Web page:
The chosen inclusive research model will depend on the resources available (on the part of the researcher and their community partner), the scale and probable impact of the research, and where the research is positioned on the pathway from new, fundamental discovery to evaluated and implemented practice. Whilst it might seem imperative to include community representatives in meaningful roles at the point of implementation, in fact, at this stage, many of the key decisions have already been fixed. For example, a community partner sitting on a clinical trial steering committee might have some influence over the choice of outcome measures, design of participant information sheets or interpretation of findings, but it is too late for them to shape the content of the intervention itself. Thus, fundamental science (including social science) may provide the most fertile ground for participatory methods like collaboration, citizen science and community leadership.

Why Is Inclusive Practice Important for Neurodevelopmental Research?

Research into neurodevelopmental diversity necessarily involves working with minorities, who have been disenfranchised and disadvantaged in many ways linked to their minority status. For example, we know that young people with additional support needs (also termed special educational needs in England, or learning disabilities in the USA) experience higher rates of school exclusion [8, 9], social exclusion [10,11,12] and lower rates of employment [13,14,15]. People with learning difficulties are also at risk of victimisation and bullying [16, 17], reduced quality of life [18, 19], and a range of negative mental health outcomes [20, 21]. There is an increasing (and overdue) recognition of the lifelong nature of neurodevelopmental differences [22], accompanied by research with adult samples which has revealed new kinds of risks. For example, for autistic people, the literature demonstrates high rates of sexual harassment and assault [23], shorter life expectancy [24], and increased prevalence of co-occurring mental illness accompanied by barriers to services [25]. Thus, research in autism, ADHD, dyspraxia, developmental language disorder and so on, frequently involves people who are vulnerable or at-risk.

Researchers have a moral responsibility to provide meaningful and accessible opportunities for people in these groups to share their views and to direct the research that—in the long term—has such a significant impact on their lives [26]. Inclusive research may yield better outcomes by delivering supports or insights that people want, and can use [27]. Not only that, but inclusion in research can itself be a tool to promote better quality of life, by creating new positive relationships between researchers and their community collaborators. Contributing to the generation of knowledge may have positive benefits like feelings of self-esteem and self-determination for all involved [28•, 29]. Indeed, for some individuals, the research experience may be not only inclusive but also emancipatory.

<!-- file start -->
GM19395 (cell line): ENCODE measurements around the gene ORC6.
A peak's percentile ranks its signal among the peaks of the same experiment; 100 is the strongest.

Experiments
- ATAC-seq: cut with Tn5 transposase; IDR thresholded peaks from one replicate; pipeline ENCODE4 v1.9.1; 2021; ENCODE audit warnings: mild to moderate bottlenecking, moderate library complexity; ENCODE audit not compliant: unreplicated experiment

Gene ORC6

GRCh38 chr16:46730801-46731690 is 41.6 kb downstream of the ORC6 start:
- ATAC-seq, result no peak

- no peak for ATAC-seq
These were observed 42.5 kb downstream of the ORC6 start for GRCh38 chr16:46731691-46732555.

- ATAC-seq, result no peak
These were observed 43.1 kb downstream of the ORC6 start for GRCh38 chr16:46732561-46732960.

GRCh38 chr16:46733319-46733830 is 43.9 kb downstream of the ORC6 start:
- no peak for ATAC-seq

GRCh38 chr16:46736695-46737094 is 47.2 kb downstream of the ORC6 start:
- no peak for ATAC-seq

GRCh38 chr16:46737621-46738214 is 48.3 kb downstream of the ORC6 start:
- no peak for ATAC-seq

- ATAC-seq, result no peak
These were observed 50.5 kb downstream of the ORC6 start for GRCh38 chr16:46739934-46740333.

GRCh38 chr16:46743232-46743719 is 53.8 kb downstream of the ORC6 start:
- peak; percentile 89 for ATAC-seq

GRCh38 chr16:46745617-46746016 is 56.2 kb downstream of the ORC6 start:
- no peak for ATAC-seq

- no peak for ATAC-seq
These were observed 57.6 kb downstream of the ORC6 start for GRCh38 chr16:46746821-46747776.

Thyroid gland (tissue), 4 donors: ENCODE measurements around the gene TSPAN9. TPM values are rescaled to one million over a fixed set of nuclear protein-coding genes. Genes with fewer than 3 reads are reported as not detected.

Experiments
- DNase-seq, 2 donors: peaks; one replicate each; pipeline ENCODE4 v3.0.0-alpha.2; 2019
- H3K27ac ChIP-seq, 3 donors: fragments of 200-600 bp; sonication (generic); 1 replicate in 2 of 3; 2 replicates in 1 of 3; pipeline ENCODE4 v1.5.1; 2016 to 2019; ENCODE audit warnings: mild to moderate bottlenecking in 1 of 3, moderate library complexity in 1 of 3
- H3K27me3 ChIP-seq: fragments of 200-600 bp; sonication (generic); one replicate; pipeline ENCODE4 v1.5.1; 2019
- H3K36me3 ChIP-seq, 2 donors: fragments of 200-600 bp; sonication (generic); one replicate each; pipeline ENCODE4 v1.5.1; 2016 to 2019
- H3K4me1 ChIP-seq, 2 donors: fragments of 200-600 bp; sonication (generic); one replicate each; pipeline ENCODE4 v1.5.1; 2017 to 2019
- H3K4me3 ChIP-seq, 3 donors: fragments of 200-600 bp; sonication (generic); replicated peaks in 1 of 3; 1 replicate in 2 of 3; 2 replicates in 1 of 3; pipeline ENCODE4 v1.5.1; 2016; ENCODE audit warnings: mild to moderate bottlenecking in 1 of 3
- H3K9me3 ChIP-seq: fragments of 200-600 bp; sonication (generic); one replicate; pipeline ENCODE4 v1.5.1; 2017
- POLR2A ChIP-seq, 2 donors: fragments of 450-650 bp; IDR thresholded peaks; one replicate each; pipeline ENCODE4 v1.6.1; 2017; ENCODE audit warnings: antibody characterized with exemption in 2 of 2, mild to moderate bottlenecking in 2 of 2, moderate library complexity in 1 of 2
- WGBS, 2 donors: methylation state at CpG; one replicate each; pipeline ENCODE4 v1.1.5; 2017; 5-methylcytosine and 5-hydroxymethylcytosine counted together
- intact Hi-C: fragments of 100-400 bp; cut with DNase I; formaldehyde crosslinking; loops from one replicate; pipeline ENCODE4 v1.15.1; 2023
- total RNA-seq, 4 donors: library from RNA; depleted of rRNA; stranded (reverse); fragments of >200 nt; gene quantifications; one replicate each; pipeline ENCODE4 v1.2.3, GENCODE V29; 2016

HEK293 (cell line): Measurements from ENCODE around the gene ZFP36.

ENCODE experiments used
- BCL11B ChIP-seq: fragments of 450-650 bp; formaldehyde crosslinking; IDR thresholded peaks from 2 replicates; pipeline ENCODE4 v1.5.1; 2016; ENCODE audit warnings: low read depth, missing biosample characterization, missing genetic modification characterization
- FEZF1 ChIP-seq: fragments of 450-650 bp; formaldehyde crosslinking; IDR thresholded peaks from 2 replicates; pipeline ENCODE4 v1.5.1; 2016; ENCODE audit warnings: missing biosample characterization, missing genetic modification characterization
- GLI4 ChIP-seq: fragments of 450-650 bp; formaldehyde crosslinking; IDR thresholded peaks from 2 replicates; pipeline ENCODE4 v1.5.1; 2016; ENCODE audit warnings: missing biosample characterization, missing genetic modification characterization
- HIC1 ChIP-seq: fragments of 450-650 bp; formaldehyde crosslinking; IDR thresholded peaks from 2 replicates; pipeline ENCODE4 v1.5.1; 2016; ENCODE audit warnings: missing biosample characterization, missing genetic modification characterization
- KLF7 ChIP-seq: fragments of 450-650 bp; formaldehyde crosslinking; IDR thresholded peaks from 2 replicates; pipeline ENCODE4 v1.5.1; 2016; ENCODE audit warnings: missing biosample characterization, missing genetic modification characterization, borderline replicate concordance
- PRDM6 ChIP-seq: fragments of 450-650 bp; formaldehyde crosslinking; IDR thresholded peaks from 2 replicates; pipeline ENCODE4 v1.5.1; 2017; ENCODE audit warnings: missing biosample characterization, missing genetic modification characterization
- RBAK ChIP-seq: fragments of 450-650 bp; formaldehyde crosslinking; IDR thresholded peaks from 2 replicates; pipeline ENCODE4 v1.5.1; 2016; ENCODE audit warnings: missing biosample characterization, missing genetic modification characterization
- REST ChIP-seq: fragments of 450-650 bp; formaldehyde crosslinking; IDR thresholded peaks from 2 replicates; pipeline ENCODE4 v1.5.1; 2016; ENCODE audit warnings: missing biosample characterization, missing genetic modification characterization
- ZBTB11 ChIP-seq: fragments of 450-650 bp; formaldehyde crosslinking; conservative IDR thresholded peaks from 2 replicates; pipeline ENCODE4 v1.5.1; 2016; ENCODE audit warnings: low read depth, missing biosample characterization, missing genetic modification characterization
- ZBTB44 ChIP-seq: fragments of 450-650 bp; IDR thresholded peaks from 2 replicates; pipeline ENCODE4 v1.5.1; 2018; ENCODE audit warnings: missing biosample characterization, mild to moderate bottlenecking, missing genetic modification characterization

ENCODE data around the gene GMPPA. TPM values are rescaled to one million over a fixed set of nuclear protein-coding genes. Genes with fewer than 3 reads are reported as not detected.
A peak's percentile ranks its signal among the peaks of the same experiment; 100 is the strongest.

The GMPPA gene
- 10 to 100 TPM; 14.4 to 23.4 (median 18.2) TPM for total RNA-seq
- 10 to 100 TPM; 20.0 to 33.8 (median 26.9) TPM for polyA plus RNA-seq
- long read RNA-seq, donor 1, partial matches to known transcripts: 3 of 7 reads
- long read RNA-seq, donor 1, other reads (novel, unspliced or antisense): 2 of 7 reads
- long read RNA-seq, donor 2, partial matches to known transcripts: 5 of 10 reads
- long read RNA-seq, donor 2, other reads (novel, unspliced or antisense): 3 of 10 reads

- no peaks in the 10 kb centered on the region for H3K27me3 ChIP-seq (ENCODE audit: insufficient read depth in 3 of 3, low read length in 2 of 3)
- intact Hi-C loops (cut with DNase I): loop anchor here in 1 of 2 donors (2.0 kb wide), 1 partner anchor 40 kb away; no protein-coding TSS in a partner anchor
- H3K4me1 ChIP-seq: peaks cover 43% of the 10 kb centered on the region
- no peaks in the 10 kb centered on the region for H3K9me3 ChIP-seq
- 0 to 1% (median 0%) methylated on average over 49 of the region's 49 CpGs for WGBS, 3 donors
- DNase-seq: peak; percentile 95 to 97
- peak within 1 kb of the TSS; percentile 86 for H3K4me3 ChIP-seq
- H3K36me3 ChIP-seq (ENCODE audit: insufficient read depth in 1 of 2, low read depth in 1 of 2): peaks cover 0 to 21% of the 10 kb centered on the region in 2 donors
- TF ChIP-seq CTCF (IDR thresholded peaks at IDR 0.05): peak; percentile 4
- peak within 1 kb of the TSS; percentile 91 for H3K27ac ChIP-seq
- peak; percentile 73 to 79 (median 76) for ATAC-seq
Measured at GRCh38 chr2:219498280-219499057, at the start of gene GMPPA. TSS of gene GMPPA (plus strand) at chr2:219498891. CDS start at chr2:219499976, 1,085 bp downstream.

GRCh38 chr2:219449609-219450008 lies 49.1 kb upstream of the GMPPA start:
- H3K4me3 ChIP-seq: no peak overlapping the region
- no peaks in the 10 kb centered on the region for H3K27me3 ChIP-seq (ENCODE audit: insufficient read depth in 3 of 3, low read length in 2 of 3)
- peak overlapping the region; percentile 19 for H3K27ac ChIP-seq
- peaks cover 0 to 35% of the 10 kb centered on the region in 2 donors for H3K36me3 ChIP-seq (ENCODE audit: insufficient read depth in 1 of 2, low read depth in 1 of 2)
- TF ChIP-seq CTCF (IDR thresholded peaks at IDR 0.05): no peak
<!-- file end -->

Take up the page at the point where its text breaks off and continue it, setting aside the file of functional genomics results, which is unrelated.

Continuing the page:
Neurodivergence is defined at its core by the fact that neurodivergent people take in external information, and combine, process and respond to it differently from neurotypical people [30]. In other words, in the vast and complex field of neurodevelopmental research, one thing we can all agree on is that neurodivergent and neurotypical people experience the world differently, in both a fundamental and an experiential sense. We cannot possibly hope to increase our understanding of neurodevelopmental diversity without incorporating the perspectives of neurodivergent people [31].

In the sections that follow, we offer a primer on inclusive research practice, aiming to give specific pointers about how to include community perspectives, as well as flagging key considerations in doing so. The guidance is based on our own experiences as a neurodiverse research team from within and beyond academia that has been steadily increasing our inclusive practice over the past 5–10 years. Our arguments are illustrated by examples largely drawn from the autism research field, but clearly applicable to the neurodevelopmental research field much more broadly.

Who to Approach, and How?

Inclusive research practice requires the inclusion of people who have lived experience of the neurotype being researched [32••]. This should always mean adolescents or adults of that neurotype—dyslexic people, people with ADHD etc., as appropriate to the research question. There are no exceptions to this rule.